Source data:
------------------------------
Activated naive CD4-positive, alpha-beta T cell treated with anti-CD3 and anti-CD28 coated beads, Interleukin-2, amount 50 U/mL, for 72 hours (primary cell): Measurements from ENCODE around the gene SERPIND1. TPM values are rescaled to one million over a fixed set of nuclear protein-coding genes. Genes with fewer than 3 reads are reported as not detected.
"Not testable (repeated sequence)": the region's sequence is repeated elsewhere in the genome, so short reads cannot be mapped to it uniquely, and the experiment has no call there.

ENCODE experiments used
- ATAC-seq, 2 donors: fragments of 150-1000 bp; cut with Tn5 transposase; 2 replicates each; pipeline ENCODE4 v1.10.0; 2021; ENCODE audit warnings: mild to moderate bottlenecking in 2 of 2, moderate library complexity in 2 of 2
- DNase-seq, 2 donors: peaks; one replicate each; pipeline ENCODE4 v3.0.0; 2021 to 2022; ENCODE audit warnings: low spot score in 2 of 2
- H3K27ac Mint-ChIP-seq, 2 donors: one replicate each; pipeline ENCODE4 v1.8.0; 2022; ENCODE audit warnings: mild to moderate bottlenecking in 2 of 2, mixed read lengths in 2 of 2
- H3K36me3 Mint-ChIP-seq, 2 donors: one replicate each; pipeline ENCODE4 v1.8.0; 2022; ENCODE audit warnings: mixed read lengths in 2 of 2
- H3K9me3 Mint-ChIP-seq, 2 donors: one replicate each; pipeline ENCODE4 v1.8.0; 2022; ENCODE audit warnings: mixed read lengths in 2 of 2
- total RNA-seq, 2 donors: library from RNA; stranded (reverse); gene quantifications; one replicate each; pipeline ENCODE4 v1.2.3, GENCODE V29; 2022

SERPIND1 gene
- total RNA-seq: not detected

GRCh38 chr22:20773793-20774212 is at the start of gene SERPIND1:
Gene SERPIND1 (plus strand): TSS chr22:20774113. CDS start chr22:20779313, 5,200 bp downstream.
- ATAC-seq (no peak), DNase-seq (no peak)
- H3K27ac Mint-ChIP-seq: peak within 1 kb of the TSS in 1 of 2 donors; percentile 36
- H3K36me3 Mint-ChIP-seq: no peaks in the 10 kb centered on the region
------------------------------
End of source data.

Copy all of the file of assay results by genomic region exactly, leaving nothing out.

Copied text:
Activated naive CD4-positive, alpha-beta T cell treated with anti-CD3 and anti-CD28 coated beads, Interleukin-2, amount 50 U/mL, for 72 hours (primary cell): Measurements from ENCODE around the gene SERPIND1. TPM values are rescaled to one million over a fixed set of nuclear protein-coding genes. Genes with fewer than 3 reads are reported as not detected.
"Not testable (repeated sequence)": the region's sequence is repeated elsewhere in the genome, so short reads cannot be mapped to it uniquely, and the experiment has no call there.

ENCODE experiments used
- ATAC-seq, 2 donors: fragments of 150-1000 bp; cut with Tn5 transposase; 2 replicates each; pipeline ENCODE4 v1.10.0; 2021; ENCODE audit warnings: mild to moderate bottlenecking in 2 of 2, moderate library complexity in 2 of 2
- DNase-seq, 2 donors: peaks; one replicate each; pipeline ENCODE4 v3.0.0; 2021 to 2022; ENCODE audit warnings: low spot score in 2 of 2
- H3K27ac Mint-ChIP-seq, 2 donors: one replicate each; pipeline ENCODE4 v1.8.0; 2022; ENCODE audit warnings: mild to moderate bottlenecking in 2 of 2, mixed read lengths in 2 of 2
- H3K36me3 Mint-ChIP-seq, 2 donors: one replicate each; pipeline ENCODE4 v1.8.0; 2022; ENCODE audit warnings: mixed read lengths in 2 of 2
- H3K9me3 Mint-ChIP-seq, 2 donors: one replicate each; pipeline ENCODE4 v1.8.0; 2022; ENCODE audit warnings: mixed read lengths in 2 of 2
- total RNA-seq, 2 donors: library from RNA; stranded (reverse); gene quantifications; one replicate each; pipeline ENCODE4 v1.2.3, GENCODE V29; 2022

SERPIND1 gene
- total RNA-seq: not detected

GRCh38 chr22:20773793-20774212 is at the start of gene SERPIND1:
Gene SERPIND1 (plus strand): TSS chr22:20774113. CDS start chr22:20779313, 5,200 bp downstream.
- ATAC-seq (no peak), DNase-seq (no peak)
- H3K27ac Mint-ChIP-seq: peak within 1 kb of the TSS in 1 of 2 donors; percentile 36
- H3K36me3 Mint-ChIP-seq: no peaks in the 10 kb centered on the region